some frozen CP's, photos taken Dec. 13, 2013. It was down to 29F (approx. -2C), which is probably a warm spring morning in Alaska, but abnormally cold for the Bay Area, CA:
S. rosea Liberty Co, FL: the water is frozen solid in this trap, but there was zero damage:
The top layer of soil was solid ice, but below that wasn't frozen:
Frozen baby celphalotus-yup, these are frost tolerant:
Some more frozen cephalotus:
When Drosophyllums freeze, they look like they're wilted and completely dead. Surprisingly, these freezes don't damage the leaves whatsoever-they just look bad for a few weeks, and then are back to normal. These plants had already "defrosted" by the time the photo was taken, so it's not as dramatic, but still interesting to see:
Last Edit: Dec 15, 2013 12:24:23 GMT -5 by meizzwang
We are having the opposite problem. South Florida has been unusually warm so far this winter. The lowest temperature we've had so far was a pre-dawn 51 F. The Sarracenia are still going dormant despite the warmth, and we attribute this to the shorter daylight hours. However, winter is just getting started...
Very strange indeed Sunbelle. This is the time of year where your bones are supposed to be aching from the cold... Must be so horrible to live in a place with such warm winter weather
Here's the dead of winter in California-we had a cold snap a few weeks ago, but now our day temps are in the 50's to low 60's, and night temps. in the upper 30's to low 40's. After looking at this picture, I'm dreading having to clip ALL of those leaves, and then repotting, which takes a lifetime. Our temps. may not be extremely cold, but try clipping plants in the cold with wet hands for 8 hours, especially once the sun has disappeared:
For me, the flavas are the first to be trimmed (starting in mid December). While it's more practical to just dead-head everything (ie. cut off all the leaves to the soil line), I like to "trim for jesus." This is a good time to clean out all of the old, dead material, which will expose the rhizomes to more light and make them a bit stronger. IF it's green, I keep it on-it seems to benefit the plant. Anything that's brown is taken down:
Minors are tricky-half the trap is brown, the other half is green. Wait too long to trim, and you can get some rot. Trim to early, and you'll have to come back and trim again because weeks later, the "green" leaves you left on turn brown. I usually get to these by late January:
With the purps, the traps generally last throughout the winter and even into spring. It's nice not having to prune absolutely everything during the winter. I'll still remove the dead pitcher here and there, but it's not much of a chore like the others:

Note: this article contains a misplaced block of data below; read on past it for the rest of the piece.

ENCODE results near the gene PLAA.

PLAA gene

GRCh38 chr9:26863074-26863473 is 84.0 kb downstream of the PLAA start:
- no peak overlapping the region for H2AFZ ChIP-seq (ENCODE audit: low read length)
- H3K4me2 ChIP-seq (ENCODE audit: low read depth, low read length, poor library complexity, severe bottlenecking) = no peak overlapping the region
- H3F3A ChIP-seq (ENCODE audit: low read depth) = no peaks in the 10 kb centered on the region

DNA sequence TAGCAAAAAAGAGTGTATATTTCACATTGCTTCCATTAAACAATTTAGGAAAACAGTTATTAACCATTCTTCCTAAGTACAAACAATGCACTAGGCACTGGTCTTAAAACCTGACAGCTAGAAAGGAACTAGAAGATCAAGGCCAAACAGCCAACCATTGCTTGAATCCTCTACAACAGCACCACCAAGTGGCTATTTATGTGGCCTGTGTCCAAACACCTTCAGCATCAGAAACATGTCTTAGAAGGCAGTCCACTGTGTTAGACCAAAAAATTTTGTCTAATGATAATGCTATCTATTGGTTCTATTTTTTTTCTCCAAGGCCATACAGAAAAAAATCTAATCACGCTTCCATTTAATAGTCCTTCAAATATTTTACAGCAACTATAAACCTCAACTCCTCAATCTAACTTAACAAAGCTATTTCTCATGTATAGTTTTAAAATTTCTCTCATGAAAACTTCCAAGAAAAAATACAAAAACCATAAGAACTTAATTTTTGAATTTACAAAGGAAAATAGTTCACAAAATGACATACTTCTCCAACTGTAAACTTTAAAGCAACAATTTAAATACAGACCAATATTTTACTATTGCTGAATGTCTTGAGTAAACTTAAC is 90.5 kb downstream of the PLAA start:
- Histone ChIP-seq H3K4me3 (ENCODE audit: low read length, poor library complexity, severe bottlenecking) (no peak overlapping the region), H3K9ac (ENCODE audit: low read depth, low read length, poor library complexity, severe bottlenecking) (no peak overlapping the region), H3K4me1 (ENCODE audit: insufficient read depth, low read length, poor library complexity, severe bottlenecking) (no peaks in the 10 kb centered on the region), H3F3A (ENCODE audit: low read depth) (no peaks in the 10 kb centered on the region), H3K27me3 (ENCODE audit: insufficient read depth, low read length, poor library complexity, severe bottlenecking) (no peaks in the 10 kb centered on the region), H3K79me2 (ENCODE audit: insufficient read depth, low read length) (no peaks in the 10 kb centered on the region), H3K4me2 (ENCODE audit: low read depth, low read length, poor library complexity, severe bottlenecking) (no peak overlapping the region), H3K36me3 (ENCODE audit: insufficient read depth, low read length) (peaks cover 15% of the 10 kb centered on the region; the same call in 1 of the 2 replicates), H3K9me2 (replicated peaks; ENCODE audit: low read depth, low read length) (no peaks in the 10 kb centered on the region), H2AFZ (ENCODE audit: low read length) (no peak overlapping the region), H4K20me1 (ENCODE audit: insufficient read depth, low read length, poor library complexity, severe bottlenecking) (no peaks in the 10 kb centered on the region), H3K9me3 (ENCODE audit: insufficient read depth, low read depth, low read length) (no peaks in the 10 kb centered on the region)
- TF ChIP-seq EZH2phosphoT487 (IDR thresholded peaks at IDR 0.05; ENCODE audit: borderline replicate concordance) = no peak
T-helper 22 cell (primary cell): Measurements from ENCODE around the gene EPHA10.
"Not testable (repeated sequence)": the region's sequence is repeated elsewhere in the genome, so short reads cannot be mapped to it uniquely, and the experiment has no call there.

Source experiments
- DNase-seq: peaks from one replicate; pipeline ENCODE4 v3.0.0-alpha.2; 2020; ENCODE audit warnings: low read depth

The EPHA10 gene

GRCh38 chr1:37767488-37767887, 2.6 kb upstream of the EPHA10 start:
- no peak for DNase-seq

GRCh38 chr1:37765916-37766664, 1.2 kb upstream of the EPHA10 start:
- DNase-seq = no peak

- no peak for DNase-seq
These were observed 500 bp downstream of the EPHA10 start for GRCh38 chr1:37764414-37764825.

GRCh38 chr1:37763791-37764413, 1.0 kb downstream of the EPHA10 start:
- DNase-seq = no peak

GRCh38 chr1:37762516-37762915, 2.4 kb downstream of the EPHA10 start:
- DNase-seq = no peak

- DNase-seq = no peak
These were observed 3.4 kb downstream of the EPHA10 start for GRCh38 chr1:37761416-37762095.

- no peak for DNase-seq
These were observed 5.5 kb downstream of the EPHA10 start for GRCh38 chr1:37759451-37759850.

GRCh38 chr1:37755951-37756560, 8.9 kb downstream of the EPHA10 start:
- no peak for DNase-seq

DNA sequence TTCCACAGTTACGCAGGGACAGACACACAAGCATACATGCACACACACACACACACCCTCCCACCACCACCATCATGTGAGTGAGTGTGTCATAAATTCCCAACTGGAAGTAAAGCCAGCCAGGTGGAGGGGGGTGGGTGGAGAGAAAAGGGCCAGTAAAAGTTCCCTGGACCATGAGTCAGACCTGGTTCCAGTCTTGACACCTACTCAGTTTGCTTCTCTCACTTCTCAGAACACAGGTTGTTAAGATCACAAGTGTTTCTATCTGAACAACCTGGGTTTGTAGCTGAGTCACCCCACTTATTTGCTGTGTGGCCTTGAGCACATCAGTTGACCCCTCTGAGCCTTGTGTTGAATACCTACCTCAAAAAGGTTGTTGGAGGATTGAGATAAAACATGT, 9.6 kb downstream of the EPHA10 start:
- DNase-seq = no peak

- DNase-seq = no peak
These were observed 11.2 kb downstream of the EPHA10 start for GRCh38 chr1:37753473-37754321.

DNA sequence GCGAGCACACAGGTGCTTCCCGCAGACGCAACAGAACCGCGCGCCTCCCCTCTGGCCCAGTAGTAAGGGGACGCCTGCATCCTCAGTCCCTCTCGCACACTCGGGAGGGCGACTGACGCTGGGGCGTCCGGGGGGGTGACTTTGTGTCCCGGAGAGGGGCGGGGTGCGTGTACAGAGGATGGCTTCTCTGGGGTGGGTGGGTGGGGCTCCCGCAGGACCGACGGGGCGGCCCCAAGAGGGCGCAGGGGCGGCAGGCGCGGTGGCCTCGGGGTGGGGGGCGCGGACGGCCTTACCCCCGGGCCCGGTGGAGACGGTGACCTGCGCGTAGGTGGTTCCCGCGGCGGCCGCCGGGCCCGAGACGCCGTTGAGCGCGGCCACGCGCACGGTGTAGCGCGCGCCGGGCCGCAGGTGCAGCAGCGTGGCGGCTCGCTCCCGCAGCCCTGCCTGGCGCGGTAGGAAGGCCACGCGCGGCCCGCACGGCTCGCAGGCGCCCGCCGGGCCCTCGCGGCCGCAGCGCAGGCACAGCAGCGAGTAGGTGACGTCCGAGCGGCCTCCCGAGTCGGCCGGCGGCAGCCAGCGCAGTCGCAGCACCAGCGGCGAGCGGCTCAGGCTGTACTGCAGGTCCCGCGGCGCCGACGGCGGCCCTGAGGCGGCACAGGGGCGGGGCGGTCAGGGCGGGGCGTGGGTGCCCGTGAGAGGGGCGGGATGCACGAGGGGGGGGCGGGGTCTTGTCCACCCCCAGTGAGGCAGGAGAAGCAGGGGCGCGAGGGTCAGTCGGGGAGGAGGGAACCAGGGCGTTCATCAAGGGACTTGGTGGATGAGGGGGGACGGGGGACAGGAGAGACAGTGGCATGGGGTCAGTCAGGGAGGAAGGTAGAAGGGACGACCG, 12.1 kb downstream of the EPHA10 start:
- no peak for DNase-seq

With the community trays, it's critical to clean out all dead material. One rotten leaf can cause the entire tray to "catch fire" ie. rot. I've had entire trays rot away before:
An overview of the collection. Everything here is completely dormant, although I suspect many plants are still slowly translocating some energy into the rhizome:
Last Edit: Dec 24, 2013 14:47:35 GMT -5 by meizzwang
Thanks for the pics, Mike. Despite our very different conditions, your plants look amazingly similar to ours at this time. We have the occasional last minute plants that will put up a smallish trap right about now --a characteristic of rubra (and rubra hybrids) for our "south of the south" environment. We've already started repotting and dividing, and it will take all winter. Soon they will get a "buzz cut". Michelle will take 'em down to the rhizome, and only leave green phyllodia. This also make it easier to see which need dividing first. Late January we are still repotting, and it's when we get our real winter weather. There's nothing like spending the bulk of your afternoon with your hands in wet peat at about 55 F. By the end of the day, the fingers are taking on a blue cast. Gotta love it!
The only thing I've got to show are the seedlings inside, but some are looking interesting with the southern sunlight hitting them all day.... S. 'Royal Ruby' x 'Adrian Slack', 2 different clones S. purpurea venosa burkii "Chipola" x typical S. x catesbaei "Monster" x purpurea 'Red Ruffles' S. 'Scarlet Belle' x swaniana
Those who are crazy enough to think they can change the world, are the ones that do.
sanguinearocks101: What are good plants to make hybrids with S. luecophylla with? Im looking for dark colors.
Sept 10, 2020 18:46:52 GMT -5
adaetz100: Sarracenia purpurea tends to add a lot of red/purple to its offspring, but there are some lovely dark red flava x leucophylla crosses too. Look up 'Royal Ruby' if you're not familiar with it already--it's a natural flava x leuco hybrid
Sept 22, 2020 20:15:04 GMT -5
sarrseens: How about $50
Oct 3, 2020 10:35:54 GMT -5